Maybe Mother was right for once. Maybe Heather was hiding her light, her figure and her joie de vivre under a bushel. And for what? She thought of the handsome young man she occasionally saw at the shop who exuded experience and escapades. He always sat alone, too. A raised, jagged scar across his left arm had initially grabbed her attention. Asking about it wouldn’t hurt.

She looked at her outfit: baggy jeans, oversized sweater and a turtleneck.

A sudden thrill seized her. Change was coming.

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“Get rid of that one. That’s not the way it should look.”

“You mean that’s not how you want it to look. It looks how it looks.”

“Just get it off my table. Gnarled produce isn’t how I wish to represent my restaurant to people.  And you can save the epistemology lessons for later.”

“Ha! All right. Wait, that’s not epistemology.”

“What do you want? I only took 101 to fulfill the damn requirement –  now where are those table cloths? Where’s the vases? We’re missing three!”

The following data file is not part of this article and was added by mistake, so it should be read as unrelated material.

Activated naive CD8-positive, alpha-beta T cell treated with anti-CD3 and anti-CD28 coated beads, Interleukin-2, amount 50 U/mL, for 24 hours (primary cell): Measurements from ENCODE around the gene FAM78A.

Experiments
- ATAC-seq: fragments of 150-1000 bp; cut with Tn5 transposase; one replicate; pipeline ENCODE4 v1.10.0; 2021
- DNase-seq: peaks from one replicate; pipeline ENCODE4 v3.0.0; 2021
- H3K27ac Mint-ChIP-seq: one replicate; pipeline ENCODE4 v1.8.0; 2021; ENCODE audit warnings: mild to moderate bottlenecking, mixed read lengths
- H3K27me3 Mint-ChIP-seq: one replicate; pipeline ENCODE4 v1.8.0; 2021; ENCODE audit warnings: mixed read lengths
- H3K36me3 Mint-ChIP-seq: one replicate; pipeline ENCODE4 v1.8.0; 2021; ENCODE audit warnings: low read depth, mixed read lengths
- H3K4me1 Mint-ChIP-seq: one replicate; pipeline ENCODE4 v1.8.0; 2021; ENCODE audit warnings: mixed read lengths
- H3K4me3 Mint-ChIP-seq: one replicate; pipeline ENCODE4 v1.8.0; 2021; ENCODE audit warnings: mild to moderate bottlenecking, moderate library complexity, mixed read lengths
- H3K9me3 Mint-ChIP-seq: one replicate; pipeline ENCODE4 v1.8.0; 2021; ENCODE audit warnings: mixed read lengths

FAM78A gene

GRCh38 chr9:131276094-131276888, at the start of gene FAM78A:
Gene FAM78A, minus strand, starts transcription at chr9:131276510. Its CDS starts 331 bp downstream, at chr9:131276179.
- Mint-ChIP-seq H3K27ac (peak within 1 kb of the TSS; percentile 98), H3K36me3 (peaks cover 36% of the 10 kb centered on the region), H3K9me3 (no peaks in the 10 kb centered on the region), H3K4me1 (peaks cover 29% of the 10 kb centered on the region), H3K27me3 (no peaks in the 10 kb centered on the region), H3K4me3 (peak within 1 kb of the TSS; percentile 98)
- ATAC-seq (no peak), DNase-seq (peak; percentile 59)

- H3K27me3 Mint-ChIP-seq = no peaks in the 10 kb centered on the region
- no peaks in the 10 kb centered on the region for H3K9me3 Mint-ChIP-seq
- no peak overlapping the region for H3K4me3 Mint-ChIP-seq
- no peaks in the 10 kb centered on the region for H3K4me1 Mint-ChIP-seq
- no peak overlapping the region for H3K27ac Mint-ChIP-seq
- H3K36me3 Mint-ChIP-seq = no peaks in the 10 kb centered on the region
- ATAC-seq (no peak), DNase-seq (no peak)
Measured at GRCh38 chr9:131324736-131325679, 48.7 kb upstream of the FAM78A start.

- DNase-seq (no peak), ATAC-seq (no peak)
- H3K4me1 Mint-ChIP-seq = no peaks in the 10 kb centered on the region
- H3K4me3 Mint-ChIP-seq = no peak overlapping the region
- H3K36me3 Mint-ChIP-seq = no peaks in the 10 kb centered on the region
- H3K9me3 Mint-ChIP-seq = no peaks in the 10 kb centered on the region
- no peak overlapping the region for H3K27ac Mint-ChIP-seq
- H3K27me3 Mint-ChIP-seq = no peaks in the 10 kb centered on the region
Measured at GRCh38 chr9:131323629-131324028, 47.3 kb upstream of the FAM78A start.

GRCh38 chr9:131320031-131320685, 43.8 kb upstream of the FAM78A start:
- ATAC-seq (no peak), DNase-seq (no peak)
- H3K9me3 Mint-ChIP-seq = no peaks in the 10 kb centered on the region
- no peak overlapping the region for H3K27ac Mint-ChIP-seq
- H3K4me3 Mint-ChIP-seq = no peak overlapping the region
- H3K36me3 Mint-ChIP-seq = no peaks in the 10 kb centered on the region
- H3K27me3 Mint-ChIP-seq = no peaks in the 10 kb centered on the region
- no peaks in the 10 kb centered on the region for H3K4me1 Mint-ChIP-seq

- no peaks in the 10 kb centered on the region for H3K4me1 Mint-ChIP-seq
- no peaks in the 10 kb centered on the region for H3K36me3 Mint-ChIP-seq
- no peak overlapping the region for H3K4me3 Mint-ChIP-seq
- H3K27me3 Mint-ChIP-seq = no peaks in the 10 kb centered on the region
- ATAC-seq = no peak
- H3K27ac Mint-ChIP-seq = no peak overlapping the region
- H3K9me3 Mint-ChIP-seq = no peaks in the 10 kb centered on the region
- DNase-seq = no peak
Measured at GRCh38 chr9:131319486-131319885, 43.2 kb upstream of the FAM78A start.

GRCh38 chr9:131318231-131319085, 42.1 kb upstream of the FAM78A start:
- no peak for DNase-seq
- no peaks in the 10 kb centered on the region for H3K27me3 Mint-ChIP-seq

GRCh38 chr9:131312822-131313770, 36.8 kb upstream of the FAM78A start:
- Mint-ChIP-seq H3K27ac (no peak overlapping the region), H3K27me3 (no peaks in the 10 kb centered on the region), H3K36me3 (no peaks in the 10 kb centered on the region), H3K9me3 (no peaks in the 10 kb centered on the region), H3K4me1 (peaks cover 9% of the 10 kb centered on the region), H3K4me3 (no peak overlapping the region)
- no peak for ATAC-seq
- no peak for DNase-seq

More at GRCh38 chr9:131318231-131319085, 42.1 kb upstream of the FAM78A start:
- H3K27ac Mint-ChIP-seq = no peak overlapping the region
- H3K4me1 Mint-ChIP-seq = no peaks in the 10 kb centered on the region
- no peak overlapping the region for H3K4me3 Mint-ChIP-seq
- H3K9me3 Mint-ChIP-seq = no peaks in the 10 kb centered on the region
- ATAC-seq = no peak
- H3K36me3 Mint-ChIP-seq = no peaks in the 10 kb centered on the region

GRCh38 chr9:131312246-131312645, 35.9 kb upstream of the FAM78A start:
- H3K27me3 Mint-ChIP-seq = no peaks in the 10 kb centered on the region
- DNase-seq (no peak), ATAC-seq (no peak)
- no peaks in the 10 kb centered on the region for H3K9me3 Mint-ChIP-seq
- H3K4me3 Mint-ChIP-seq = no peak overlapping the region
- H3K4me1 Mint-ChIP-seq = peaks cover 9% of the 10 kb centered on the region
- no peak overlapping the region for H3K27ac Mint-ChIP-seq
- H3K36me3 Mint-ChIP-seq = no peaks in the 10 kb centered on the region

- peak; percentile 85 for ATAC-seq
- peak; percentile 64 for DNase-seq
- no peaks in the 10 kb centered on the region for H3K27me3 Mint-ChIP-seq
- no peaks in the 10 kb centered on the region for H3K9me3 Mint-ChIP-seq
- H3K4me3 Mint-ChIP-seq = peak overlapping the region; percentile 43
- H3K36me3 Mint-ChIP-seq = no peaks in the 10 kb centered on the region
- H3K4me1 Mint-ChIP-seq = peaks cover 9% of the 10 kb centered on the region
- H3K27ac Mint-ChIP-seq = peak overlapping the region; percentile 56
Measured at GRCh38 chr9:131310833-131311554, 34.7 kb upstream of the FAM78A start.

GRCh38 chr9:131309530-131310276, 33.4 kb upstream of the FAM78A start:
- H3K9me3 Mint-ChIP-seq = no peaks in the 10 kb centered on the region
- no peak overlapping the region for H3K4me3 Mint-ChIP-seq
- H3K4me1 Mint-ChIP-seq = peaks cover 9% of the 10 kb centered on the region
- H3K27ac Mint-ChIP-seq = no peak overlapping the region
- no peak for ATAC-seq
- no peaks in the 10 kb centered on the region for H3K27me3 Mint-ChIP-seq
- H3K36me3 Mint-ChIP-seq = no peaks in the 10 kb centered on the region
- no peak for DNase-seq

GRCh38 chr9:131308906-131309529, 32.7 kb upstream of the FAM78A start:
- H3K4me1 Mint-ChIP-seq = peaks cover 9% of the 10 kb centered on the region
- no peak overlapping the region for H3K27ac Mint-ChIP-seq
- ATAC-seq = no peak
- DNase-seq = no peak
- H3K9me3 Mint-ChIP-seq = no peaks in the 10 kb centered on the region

“Hey. We’re taking care of it. Why don’t you go check on the ragú?”

Damian placed his large hands gently on Bianca’s shoulders.

“Or better yet, take a walk in the park for 10 minutes. You’re going to drive yourself crazy.”

“My head, I’m just, everything’s rushing…”

“I know, yes. We’re doing the job. Finding the table cloths, setting the places, the vases. There will be flowers in the vases. There will be flowers.” Damian chuckled. “There you go, take a break and have a milkshake!”

Bianca couldn’t help but giggle back.

“Look at all this! If I closed my eyes for a second and opened them again, I wouldn’t believe this wasn’t just a dream. I did this.”